REVIEW: Dragon Quest VIII: Journey of the Cursed King

Monday, March 6th, 2017

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Dragon Quest VIII 3DS | Cover Image
Title Dragon Quest VIII: Journey of the Cursed King
Developer Square Enix, Level-5
Publisher Nintendo
Release Date January 20, 2017
Genre Japanese Role Playing Game
Platform New Nintendo 3DS XL
Age Rating ESRB T for Teen
Official Website

Finally, the 2nd of the Nintendo 3DS Dragon Quest ports sees the light of day in the US. Dragon Quest VIII: Journey of the Cursed King took a significant amount of time to reach our shores, and for a game this beloved, it was a difficult wait. It did seem a little strange that it took longer to release this title than it did the complete overhaul of Dragon Quest VII, but to be fair there were still large changes to this title and also a significant increase in English voiced dialogue over the original game. But in the end, it’s far more important to get a release right than it is to rush it out. Especially when the game in question was considered one of the greatest RPGs of all time when it was originally released on the PlayStation 2.

Dragon Quest VIII | Original Cover

I still have this box kicking around.

Looking back on the 2005 release of Dragon Quest VIII, it’s pretty easy to see why it would be such a successful game. But before its release, the general tone in games media was an overall shrug. We had missed out on the entire SNES generation of Dragon Quest games, and Dragon Warrior VII hit with a resounding thud when it was released in the United States. There were really only two bits of excitement that I read about in the pages of the major magazines (I know, real print seems novel now). The first minor excitement was that the new Square Enix merger was allowing them to bring in a bright new developer Level-5 to work on the game and update the series to a more modern style. Level-5 is a very famous developer now, but when they were given this project they had only released Dark Cloud, and they were working towards the release of its sequel. Even stranger than that, the greater excitement surrounded the included playable demo of Final Fantasy XII. In hindsight, that may seem quaint. I’m one of the few RPG fans who actually consider Final Fantasy XII a better game than Dragon Quest VIII (although it’s a close one, even for me). But the combination of the very pretty new aesthetic and the wonderful English dub turned a generally very niche series into a certified critical darling.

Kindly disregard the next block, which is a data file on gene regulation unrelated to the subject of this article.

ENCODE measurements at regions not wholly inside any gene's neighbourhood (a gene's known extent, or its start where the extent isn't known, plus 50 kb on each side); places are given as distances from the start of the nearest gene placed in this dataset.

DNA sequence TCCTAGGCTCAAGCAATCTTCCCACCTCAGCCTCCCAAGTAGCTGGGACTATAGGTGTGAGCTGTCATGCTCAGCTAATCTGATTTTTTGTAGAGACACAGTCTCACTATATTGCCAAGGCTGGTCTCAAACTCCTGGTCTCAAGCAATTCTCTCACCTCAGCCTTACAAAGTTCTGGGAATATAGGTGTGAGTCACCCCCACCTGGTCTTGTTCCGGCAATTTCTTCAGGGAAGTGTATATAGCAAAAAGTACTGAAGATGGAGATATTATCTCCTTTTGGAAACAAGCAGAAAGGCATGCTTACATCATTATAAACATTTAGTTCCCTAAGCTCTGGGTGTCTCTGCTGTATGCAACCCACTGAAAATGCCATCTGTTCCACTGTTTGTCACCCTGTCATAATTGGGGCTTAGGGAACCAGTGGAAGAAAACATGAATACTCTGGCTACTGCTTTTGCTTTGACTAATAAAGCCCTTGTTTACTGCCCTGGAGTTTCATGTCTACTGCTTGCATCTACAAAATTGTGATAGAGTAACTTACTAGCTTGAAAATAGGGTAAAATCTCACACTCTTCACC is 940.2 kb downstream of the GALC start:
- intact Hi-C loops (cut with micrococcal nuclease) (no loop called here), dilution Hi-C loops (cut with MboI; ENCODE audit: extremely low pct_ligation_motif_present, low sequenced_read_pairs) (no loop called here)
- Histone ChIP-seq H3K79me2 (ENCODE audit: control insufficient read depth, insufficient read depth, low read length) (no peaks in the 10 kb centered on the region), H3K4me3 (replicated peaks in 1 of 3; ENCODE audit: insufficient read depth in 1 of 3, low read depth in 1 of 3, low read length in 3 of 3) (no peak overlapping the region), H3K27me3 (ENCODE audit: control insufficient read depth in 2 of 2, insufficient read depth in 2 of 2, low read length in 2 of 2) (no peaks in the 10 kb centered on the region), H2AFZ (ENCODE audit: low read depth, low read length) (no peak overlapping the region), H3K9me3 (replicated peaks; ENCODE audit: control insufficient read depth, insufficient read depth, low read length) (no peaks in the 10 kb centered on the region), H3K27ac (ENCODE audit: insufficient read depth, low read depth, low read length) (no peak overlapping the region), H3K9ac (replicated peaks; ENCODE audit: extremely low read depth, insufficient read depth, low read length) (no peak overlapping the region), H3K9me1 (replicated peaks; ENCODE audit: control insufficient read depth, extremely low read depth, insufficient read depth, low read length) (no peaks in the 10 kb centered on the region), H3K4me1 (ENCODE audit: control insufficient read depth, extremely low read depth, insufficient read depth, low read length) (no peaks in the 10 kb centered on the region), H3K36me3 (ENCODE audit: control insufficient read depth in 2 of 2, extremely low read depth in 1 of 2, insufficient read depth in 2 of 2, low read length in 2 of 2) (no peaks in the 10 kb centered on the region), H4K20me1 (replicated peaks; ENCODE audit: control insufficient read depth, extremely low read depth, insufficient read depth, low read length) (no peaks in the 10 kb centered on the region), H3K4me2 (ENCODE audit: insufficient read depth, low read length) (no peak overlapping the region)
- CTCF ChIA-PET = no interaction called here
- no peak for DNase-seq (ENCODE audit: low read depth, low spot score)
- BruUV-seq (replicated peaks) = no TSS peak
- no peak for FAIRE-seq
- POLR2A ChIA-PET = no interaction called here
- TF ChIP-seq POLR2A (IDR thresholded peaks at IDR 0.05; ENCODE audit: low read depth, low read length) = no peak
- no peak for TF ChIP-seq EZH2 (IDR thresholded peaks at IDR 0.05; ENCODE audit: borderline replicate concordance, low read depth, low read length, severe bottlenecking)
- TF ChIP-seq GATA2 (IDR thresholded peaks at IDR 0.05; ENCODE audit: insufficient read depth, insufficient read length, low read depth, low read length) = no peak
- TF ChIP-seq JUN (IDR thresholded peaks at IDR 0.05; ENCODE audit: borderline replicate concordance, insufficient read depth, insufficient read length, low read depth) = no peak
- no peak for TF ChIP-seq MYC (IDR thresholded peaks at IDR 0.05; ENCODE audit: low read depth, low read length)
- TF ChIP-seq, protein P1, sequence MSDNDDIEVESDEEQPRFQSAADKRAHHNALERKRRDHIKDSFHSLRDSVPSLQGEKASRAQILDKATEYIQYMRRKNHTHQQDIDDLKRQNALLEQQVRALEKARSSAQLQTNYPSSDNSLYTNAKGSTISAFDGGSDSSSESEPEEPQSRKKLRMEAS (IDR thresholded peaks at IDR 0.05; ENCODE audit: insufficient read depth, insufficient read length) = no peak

Dragon Quest VIII | 3DS New Characters

The two new playable characters were NPCs in the original.

When a game is almost universally considered a classic, messing with that formula is fraught with peril so that is what most of my review for this title is going to be about. With Dragon Quest VII I spent a lot more time talking about the game itself, rather than what was changed. And that made sense for the previous entry, because finding an actual review of the original game (or even someone who had played it to completion) was exceedingly difficult. But this is a game that almost every RPG fan who was old enough to own a PS2 has played. Not only that, but Dragon Quest VIII and Final Fantasy XII are very famous in the industry for having possibly the two greatest English dubs of all time. This game was also extremely memorable for really making the most of that gorgeous Akira Toriyama art style. It was not the first game to make use of “cell shaded” graphics, but it most definitely popularized the style.